Trump government shutdown. Donald Trump has revived a threat to shut down the US government if Congress does not fund his plans to build a wall at the Mexican border. Separately on Friday, the US president denied knowing of his son’s Russian meeting after his former lawyer Michael Cohen reportedly prepared to testify he did.
When America First meets Italy First. US President Donald Trump may not find the ally he expects when he meets with the new Italian prime minister, Giuseppe Conte, in Washington on Monday. The two may agree on immigration and Russia’s inclusion in Nato, but they differ when it comes to military spending and trade.
Move over Faangs. Facebook’s tumble is a reminder that the hot tech stocks known as the Faangs each have a different business model. It is also a signal that it may be time to retire the acronym in favour of Maga— Microsoft, Apple, Google and Amazon.
Hot topic. The 10-year Japanese government bond yield was almost 1 basis point higher at 0.099 per cent as the focus remained on the outcome of the Bank of Japan’s two-day meeting, which began on Monday. The meeting follows a week of speculation that the bank is considering tweaks to its stimulus programmes. That speculation last week saw Japanese bond yields record their biggest jump in two years and forced the central bank to turn to its rarely used intervention strategy twice.
JPMorgan Asset Management global market strategist Yoshinori Shigemi said the central bank faced a dilemma as it remained far from its inflation target despite its use of loose policy to spur growth.
“The lack of pick-up in inflation should mean that the BoJ needs to maintain their policy. Yet this policy also puts pressure on the bond market, banks and financial institutions,” he said. “Shifting away from loose policy could be taken as a tacit admission of defeat, which would then lead to a strengthening Japanese yen and a negative reaction in stock prices.”
Meanwhile, the yield on 10-year US Treasuries rose 1 basis point to 2.96 per cent.
Equities. Asia-Pacific equities were on the back foot following falls for technology stocks on Wall Street on Friday. Japan’s Topix index slipped 0.3 per cent as industrials and technology stocks dropped 0.5 per cent and 0.6 per cent respectively.
Hong Kong’s Hang Seng index was down 0.7 per cent after the technology segment slid 2.6 per cent and financials fell 0.4 per cent.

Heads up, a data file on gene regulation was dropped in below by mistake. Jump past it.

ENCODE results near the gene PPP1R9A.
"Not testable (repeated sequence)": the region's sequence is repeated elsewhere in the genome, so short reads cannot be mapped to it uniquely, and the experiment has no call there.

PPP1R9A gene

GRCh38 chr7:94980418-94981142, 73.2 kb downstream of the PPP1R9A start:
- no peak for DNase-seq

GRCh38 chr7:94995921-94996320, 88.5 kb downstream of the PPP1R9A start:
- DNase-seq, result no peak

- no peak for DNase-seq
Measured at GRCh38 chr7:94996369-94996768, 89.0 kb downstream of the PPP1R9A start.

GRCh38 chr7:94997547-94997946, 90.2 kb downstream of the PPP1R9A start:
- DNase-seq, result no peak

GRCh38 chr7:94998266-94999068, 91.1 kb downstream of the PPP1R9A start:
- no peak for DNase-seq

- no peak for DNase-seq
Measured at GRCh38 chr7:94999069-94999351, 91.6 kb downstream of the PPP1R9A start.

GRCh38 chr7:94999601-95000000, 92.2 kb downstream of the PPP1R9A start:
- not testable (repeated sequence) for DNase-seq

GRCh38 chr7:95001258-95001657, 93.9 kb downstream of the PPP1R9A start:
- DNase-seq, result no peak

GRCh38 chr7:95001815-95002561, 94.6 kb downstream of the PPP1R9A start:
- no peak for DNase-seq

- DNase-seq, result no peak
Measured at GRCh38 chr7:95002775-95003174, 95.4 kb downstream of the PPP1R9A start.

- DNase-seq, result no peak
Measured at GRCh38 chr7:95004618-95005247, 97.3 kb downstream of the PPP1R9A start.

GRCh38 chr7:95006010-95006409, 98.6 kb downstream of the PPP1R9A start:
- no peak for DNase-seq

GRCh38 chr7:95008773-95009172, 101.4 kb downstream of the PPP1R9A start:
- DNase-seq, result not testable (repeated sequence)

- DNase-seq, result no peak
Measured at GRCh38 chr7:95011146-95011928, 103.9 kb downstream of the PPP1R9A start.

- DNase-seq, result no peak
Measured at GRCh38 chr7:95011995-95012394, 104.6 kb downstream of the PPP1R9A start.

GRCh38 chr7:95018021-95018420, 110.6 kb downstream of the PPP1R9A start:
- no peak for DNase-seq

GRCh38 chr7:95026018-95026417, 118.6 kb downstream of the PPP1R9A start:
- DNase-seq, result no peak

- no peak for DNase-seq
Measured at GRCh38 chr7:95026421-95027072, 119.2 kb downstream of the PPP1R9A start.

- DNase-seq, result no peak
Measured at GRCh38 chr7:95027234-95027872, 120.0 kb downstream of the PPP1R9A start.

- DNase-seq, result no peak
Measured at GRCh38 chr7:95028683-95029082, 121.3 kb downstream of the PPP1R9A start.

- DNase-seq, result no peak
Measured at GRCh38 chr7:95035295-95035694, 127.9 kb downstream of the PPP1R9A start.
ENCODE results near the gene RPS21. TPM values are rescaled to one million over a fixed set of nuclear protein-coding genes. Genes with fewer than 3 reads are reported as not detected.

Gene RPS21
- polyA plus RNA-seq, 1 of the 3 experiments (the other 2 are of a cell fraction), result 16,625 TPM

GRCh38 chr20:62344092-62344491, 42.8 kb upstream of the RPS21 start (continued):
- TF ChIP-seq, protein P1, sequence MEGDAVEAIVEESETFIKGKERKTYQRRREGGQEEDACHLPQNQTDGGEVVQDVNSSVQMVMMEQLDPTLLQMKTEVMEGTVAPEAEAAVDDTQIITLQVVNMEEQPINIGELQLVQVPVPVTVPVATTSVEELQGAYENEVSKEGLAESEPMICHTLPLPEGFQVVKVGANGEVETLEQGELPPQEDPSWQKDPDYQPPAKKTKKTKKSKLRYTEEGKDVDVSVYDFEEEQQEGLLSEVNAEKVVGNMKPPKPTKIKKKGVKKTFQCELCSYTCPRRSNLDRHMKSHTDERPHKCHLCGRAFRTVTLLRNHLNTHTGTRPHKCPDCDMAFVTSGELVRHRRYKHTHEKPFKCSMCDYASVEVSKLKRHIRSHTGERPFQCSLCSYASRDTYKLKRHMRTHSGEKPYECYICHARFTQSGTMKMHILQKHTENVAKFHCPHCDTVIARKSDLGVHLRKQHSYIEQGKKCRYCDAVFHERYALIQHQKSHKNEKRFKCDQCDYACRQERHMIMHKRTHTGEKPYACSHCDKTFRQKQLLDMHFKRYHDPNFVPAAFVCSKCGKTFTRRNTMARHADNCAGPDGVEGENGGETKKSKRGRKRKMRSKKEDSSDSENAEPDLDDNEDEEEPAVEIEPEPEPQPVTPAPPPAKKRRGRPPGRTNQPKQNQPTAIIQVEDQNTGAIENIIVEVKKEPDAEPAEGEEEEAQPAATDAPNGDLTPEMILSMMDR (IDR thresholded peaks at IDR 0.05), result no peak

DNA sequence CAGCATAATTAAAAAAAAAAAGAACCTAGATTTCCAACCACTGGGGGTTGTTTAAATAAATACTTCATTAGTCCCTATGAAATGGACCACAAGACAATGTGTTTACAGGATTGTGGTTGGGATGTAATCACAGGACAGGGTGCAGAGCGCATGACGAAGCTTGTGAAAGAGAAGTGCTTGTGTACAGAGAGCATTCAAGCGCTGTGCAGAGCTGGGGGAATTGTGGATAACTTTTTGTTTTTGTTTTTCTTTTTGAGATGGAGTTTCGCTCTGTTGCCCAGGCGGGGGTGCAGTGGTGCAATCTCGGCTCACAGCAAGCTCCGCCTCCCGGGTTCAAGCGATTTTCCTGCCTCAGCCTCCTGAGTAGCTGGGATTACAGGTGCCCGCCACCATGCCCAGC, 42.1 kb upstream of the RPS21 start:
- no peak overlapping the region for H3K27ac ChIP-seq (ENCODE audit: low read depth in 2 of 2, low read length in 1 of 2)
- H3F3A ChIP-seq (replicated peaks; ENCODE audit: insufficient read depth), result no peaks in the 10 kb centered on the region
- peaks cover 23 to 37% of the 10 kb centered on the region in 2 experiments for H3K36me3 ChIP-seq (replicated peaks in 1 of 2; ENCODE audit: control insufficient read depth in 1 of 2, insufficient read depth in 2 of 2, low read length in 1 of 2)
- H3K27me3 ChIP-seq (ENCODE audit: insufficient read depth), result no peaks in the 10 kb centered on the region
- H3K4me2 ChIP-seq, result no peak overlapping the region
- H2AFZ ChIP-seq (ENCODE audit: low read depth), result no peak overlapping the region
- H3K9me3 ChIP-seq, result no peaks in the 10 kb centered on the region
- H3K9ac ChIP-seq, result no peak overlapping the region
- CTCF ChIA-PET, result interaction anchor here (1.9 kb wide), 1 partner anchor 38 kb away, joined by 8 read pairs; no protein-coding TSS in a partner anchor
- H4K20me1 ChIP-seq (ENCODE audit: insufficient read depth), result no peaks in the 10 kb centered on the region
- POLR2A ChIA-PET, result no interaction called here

The Hang Seng China Enterprises index of Hong Kong-listed Chinese companies, reversed earlier gains to be 0.4 per cent lower even as infrastructure stocks gained. In mainland China, the CSI 300 index comprising key Shanghai- and Shenzhen-listed companies was down 0.3 per cent.
In Australia, the S&P/ASX 200 was down 0.4 per cent, pulling back from a 10-year closing high set on Friday. All sectors barring telecommunications fell; the healthcare and technology sectors were down by more than 1 per cent.
South Korea’s Kospi Composite dropped 0.1 per cent as technology stocks fell 1 per cent.
On Wall Street on Friday, the S&P 500 and Nasdaq Composite ended lower as a fall for technology stocks offset share gains stemming from robust US economic growth figures. The Nasdaq shed 1.5 per cent, pulled lower by a 20 per cent fall for Twitter, while the S&P 500 slipped 0.7 per cent.
Forex. In currencies, the dollar index, a measure of the US currency against a basket of peers, was 0.1 per cent higher at 94.724. The Japanese yen was slightly weaker at ¥111.14 to the dollar. For European currencies, the UK pound was hovering at $1.3104 and the euro steady at $1.1653.
China’s currency weakened, with the onshore renminbi, which is permitted to trade 2 per cent either side of a daily midpoint set by the People’s Bank of China, down 0.4 per cent at Rmb6.8340, its lowest point since late June 2017. The offshore renminbi slipped 0.4 per cent to Rmb6.8428.
Commodities. Oil prices diverged, with Brent crude flat at $74.29 a barrel following a decline earlier in the session while US marker West Texas Intermediate rose 0.3 per cent to $68.91 a barrel.